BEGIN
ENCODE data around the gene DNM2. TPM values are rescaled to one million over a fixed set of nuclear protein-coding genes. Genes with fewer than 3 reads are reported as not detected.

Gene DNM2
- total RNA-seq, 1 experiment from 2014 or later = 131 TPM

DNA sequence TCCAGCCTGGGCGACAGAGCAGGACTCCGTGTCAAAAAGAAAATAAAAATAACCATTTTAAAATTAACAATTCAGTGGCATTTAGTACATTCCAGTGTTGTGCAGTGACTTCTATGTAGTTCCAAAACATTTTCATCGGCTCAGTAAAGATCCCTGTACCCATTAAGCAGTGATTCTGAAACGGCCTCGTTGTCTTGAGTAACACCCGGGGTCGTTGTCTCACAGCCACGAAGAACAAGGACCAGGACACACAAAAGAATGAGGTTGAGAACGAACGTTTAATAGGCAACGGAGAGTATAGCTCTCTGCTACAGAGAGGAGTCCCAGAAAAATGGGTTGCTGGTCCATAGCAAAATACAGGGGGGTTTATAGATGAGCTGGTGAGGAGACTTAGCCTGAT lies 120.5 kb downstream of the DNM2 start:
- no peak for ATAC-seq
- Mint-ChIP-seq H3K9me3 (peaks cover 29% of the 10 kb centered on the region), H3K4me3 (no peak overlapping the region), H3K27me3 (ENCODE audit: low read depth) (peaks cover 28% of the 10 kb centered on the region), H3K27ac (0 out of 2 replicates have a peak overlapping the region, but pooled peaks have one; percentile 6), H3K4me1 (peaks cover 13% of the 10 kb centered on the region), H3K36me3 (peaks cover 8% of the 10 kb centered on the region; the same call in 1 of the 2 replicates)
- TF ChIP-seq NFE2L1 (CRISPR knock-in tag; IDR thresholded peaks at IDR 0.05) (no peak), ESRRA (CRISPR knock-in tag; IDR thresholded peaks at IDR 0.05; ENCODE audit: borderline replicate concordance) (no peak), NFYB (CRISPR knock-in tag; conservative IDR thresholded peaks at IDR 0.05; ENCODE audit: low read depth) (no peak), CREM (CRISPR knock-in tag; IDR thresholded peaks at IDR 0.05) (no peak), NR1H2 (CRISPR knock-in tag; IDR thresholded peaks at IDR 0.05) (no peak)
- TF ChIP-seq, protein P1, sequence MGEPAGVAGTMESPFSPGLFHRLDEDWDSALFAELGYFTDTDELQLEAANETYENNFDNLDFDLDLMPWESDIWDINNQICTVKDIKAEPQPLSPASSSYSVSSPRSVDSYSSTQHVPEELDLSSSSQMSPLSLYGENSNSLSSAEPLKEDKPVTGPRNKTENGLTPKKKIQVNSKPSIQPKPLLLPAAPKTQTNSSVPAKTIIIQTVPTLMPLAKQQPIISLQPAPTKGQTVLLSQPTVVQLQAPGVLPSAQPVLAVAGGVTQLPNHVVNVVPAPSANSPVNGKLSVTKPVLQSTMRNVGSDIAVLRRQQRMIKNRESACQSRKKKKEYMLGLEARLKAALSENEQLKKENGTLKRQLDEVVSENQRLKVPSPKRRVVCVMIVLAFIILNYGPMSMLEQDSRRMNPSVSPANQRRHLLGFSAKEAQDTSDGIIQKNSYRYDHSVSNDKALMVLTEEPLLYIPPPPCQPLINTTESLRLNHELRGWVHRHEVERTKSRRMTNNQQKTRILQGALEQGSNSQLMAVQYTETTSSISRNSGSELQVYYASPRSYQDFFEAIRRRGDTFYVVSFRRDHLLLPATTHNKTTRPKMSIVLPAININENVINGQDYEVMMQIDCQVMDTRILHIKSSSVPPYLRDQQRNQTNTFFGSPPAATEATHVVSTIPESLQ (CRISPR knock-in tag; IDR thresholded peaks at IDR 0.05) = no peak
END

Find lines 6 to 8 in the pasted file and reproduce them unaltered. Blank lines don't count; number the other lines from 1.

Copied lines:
- Mint-ChIP-seq H3K9me3 (peaks cover 29% of the 10 kb centered on the region), H3K4me3 (no peak overlapping the region), H3K27me3 (ENCODE audit: low read depth) (peaks cover 28% of the 10 kb centered on the region), H3K27ac (0 out of 2 replicates have a peak overlapping the region, but pooled peaks have one; percentile 6), H3K4me1 (peaks cover 13% of the 10 kb centered on the region), H3K36me3 (peaks cover 8% of the 10 kb centered on the region; the same call in 1 of the 2 replicates)
- TF ChIP-seq NFE2L1 (CRISPR knock-in tag; IDR thresholded peaks at IDR 0.05) (no peak), ESRRA (CRISPR knock-in tag; IDR thresholded peaks at IDR 0.05; ENCODE audit: borderline replicate concordance) (no peak), NFYB (CRISPR knock-in tag; conservative IDR thresholded peaks at IDR 0.05; ENCODE audit: low read depth) (no peak), CREM (CRISPR knock-in tag; IDR thresholded peaks at IDR 0.05) (no peak), NR1H2 (CRISPR knock-in tag; IDR thresholded peaks at IDR 0.05) (no peak)
- TF ChIP-seq, protein P1, sequence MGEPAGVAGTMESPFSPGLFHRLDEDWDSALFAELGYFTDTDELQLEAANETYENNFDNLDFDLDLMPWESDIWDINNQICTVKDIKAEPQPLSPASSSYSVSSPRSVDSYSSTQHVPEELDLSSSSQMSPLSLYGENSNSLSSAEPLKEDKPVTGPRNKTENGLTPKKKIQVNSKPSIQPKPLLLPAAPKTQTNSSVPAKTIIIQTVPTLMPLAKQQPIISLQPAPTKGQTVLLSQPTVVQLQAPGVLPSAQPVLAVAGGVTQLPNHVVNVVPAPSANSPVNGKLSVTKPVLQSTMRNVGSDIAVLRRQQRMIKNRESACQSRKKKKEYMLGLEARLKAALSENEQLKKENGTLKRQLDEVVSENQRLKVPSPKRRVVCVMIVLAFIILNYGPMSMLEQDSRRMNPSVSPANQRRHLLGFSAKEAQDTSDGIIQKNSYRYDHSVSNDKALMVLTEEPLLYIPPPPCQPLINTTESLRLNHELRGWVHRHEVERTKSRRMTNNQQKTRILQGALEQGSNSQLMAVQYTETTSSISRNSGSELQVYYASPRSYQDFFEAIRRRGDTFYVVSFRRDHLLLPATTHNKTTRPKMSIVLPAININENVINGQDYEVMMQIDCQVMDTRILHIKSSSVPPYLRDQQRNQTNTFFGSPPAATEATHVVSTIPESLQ (CRISPR knock-in tag; IDR thresholded peaks at IDR 0.05) = no peak